Presentation at the 2008 Active Living Research Annual Conference
Active living research has focused on the relationship between the social and built environment, and walking as a physically active behaviour. Empirical evidence shows relationships between walking and characteristics of neighbourhood of residence such as higher residential densities and greater mixing of uses. Research frequently hints at the importance of public transit in creating healthy cities supportive of walking. However, little has been done to identify mechanisms, causal pathways and potential factors in understanding the individual role of transit use, transit infrastructures and policies that favour the use of public transit when controlling for other variables of interest. Research that have considered transit relied on the distance to the nearest transit stops or station, on types of transit service (rail or bus), and on dummy indicators of transit use.
We seek to assess the relationship between number of trips taken by various motorized modes and meeting recommended walking guidelines, when controlling for individual, household and neighbourhood built environment. We also assess the relationship between being a beneficiary of employer sponsored public transit program and meeting physical activity recommendations through walking.
Using SMARTRAQ, a two day activity-based travel diary in Metro Atlanta (2001-2002), we compared employed individuals taking automobile trips as drivers, as passengers and those taking transit trips in their likelihood of meeting public health recommendation for walking, while controlling for demographics, neighbourhood environment, access to transit, and employer subsidized transit incentives. We use a randomly selected sub-sample of the survey population that was asked additional survey items on employer incentives (n=4136). Meeting public health recommendations through walking a mean 30 minutes or more a day was measured as walking 2.4 km or more in a day (at an approximate speed of 3mph or 5km/h). Walking distances on the street network from origins to destinations were derived by Geographical Information System (GIS), summed together and coded as three walking categories. Non-walkers, those that do not walk sufficiently, and those that walk sufficiently to meet recommendations were then introduced as outcome variable in a multinomial logistic regression. GIS derived built environment measures of density, land use mix, connectivity, length of sidewalks and distance to transit were also introduced in the regression.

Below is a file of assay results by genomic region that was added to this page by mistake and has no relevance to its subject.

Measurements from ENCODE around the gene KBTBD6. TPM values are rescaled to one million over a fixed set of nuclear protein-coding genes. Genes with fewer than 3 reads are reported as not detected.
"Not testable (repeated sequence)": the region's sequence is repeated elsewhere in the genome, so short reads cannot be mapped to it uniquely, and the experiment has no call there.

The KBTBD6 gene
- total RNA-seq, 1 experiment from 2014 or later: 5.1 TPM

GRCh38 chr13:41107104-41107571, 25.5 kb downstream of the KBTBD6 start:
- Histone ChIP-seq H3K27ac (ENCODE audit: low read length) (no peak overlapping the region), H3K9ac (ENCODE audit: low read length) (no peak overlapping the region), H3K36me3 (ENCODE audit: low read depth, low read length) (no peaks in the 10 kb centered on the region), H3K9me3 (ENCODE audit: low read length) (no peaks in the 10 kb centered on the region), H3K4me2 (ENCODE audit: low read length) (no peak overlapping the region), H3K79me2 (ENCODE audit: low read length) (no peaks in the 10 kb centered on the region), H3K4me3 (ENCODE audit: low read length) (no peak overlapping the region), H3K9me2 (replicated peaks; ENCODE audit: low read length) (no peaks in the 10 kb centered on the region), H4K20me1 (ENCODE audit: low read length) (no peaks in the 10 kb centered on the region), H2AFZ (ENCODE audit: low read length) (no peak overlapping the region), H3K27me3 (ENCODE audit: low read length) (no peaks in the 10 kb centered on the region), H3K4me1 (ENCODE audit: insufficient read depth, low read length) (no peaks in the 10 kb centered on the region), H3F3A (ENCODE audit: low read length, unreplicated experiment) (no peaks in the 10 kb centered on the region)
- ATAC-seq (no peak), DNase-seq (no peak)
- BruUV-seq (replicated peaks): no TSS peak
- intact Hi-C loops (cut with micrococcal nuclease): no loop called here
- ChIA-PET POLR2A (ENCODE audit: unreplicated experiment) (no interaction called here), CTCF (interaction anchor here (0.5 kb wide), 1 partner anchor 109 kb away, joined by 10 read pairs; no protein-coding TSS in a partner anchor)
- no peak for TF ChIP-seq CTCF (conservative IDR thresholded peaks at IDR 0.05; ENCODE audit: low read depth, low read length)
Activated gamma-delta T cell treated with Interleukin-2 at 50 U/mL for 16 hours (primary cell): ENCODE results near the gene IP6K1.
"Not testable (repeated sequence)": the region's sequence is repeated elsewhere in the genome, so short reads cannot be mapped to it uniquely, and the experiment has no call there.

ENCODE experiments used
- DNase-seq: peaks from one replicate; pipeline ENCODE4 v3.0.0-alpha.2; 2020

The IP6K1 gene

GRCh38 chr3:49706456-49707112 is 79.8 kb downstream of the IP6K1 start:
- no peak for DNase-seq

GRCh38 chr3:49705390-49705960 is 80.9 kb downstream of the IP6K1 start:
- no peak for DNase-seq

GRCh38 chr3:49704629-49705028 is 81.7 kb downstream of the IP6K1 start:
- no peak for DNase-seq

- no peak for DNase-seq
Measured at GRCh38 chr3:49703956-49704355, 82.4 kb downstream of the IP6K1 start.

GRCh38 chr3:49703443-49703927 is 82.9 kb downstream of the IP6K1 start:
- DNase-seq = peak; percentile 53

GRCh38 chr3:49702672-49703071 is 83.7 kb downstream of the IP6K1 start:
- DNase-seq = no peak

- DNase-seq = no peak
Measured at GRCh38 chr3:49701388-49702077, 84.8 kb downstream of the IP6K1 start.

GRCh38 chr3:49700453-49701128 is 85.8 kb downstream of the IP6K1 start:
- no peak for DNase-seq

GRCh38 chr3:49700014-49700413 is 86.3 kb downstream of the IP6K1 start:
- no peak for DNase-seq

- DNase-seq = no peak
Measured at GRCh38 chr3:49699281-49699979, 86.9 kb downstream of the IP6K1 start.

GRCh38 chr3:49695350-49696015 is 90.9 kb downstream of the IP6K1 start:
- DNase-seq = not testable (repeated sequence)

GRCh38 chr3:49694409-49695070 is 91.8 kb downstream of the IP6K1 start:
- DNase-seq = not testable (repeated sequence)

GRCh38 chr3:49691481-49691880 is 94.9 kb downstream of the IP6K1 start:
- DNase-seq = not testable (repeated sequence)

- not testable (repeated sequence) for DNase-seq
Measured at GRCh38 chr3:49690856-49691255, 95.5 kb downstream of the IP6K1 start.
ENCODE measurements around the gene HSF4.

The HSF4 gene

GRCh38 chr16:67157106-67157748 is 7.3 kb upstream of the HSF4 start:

When controlling for other covariates, each additional transit trip was found to have an OR of 3.87 (CI 95% 2.93-5.11) of meeting public health recommendation as opposed to not walking at all. Individuals using employer sponsored transit passes were also more likely to walk 2.4 km or more, OR 2.23 (CI 95% 1.27-3.90). Car availability had a strong negative relationship with meeting public health recommendations, OR 0.18 (CI 95% 0.07-0.42) and additional automobile trips as driver were negatively related to meeting recommendations, when compared to moderate walkers (OR=0.82, CI=0.72-0.93). Other individual and household variables had expected independent effects. Land use measures also followed expected directions, although a few proved non-significant. The first two categories of distance to the nearest transit stop (within 450 meters and between 450 and 1000 meters) only significantly differed from the reference category in predicting moderate walking, but not in meeting recommendations.
A positive relationship was found between mean number of transit trips and meeting public health recommendation by walking. Using employer sponsored transit incentive was also positively related to meeting recommendations. Results provide interesting insights on how greater transit provision and policies and programs that favour transit use can be important considerations within the overall set of strategies to promote physical activity. Numerous measures of transit level and quality of service already exist and should be integrated to studies that attempt to predict walking behaviour. This is especially feasible for studies that use objective built environment measures derived from GIS systems. Public transit research is giving growing importance to the synergies between walking and using transit. In transportation terms, a trip’s overall quality is no better than its worst link. Improving walking environments is therefore of considerable importance in promoting transit use, since most trips start and end with walking trips. Failure to control for the presence, quality of transit and transit trips taken may potentially confounding the relationship between the built environment and walking because public transit is typically more present, and used, in the types of neighbourhoods where more walking is recorded. At a policy level, public transit is an important research avenue that requires more attention since only changing the built environment may not be enough to spur individuals to walk more.
The study was conducted while the second author was at Georgia Tech, Atlanta, GA. Data collection supported by the Georgia Department of Transportation (GDOT).